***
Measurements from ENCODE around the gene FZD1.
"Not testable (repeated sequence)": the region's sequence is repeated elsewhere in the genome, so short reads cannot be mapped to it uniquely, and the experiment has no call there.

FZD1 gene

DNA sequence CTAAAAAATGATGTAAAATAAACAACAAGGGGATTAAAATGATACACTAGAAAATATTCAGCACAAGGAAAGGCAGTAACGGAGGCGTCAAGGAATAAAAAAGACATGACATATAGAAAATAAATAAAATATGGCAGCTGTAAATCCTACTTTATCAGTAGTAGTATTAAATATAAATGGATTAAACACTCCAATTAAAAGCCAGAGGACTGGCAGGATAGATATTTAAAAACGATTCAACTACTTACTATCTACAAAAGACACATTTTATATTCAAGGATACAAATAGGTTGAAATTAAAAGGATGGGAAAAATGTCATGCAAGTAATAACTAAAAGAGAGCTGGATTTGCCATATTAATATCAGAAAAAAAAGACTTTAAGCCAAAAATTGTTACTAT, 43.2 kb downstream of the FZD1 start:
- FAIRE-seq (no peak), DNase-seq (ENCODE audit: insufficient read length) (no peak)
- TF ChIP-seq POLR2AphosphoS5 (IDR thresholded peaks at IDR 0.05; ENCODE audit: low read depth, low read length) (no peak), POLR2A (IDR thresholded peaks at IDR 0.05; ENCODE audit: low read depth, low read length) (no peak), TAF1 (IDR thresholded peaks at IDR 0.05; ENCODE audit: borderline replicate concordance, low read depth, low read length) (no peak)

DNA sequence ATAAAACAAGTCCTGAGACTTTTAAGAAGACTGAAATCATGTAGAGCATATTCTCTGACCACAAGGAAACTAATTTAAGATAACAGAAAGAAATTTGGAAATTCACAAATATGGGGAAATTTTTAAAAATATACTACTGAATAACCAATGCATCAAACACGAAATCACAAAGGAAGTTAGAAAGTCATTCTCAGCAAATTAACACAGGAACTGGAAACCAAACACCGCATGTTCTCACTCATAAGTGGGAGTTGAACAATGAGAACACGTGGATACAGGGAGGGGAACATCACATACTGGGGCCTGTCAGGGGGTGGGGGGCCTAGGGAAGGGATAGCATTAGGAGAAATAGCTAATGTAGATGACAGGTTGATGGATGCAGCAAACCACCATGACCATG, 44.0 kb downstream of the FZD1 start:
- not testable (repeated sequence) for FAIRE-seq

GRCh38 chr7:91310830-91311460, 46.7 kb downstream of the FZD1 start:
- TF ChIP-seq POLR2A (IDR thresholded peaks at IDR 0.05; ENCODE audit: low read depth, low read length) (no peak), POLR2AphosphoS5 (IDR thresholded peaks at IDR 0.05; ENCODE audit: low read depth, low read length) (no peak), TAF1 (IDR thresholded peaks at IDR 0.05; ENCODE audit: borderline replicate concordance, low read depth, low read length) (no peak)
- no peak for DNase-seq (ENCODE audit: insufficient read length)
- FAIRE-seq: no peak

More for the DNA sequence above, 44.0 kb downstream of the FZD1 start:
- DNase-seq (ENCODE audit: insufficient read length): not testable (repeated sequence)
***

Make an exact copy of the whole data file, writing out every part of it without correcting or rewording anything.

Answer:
Measurements from ENCODE around the gene FZD1.
"Not testable (repeated sequence)": the region's sequence is repeated elsewhere in the genome, so short reads cannot be mapped to it uniquely, and the experiment has no call there.

FZD1 gene

DNA sequence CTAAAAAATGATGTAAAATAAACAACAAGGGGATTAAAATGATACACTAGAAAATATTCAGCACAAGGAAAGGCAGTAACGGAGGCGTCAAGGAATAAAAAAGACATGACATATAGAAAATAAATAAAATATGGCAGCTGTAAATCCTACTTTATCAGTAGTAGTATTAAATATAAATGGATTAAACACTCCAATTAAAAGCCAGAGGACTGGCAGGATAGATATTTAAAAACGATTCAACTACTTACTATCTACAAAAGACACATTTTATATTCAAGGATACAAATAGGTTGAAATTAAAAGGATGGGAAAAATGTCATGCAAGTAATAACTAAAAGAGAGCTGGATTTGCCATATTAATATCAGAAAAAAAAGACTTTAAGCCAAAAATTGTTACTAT, 43.2 kb downstream of the FZD1 start:
- FAIRE-seq (no peak), DNase-seq (ENCODE audit: insufficient read length) (no peak)
- TF ChIP-seq POLR2AphosphoS5 (IDR thresholded peaks at IDR 0.05; ENCODE audit: low read depth, low read length) (no peak), POLR2A (IDR thresholded peaks at IDR 0.05; ENCODE audit: low read depth, low read length) (no peak), TAF1 (IDR thresholded peaks at IDR 0.05; ENCODE audit: borderline replicate concordance, low read depth, low read length) (no peak)

DNA sequence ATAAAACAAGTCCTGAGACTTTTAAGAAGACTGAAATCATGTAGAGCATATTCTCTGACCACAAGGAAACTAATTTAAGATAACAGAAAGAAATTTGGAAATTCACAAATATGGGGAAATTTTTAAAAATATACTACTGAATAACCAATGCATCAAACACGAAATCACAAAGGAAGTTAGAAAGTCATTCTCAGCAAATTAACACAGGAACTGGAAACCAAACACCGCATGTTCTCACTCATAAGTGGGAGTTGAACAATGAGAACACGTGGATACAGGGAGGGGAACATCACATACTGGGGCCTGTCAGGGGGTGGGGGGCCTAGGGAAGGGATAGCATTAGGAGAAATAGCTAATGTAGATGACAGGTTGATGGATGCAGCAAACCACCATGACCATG, 44.0 kb downstream of the FZD1 start:
- not testable (repeated sequence) for FAIRE-seq

GRCh38 chr7:91310830-91311460, 46.7 kb downstream of the FZD1 start:
- TF ChIP-seq POLR2A (IDR thresholded peaks at IDR 0.05; ENCODE audit: low read depth, low read length) (no peak), POLR2AphosphoS5 (IDR thresholded peaks at IDR 0.05; ENCODE audit: low read depth, low read length) (no peak), TAF1 (IDR thresholded peaks at IDR 0.05; ENCODE audit: borderline replicate concordance, low read depth, low read length) (no peak)
- no peak for DNase-seq (ENCODE audit: insufficient read length)
- FAIRE-seq: no peak

More for the DNA sequence above, 44.0 kb downstream of the FZD1 start:
- DNase-seq (ENCODE audit: insufficient read length): not testable (repeated sequence)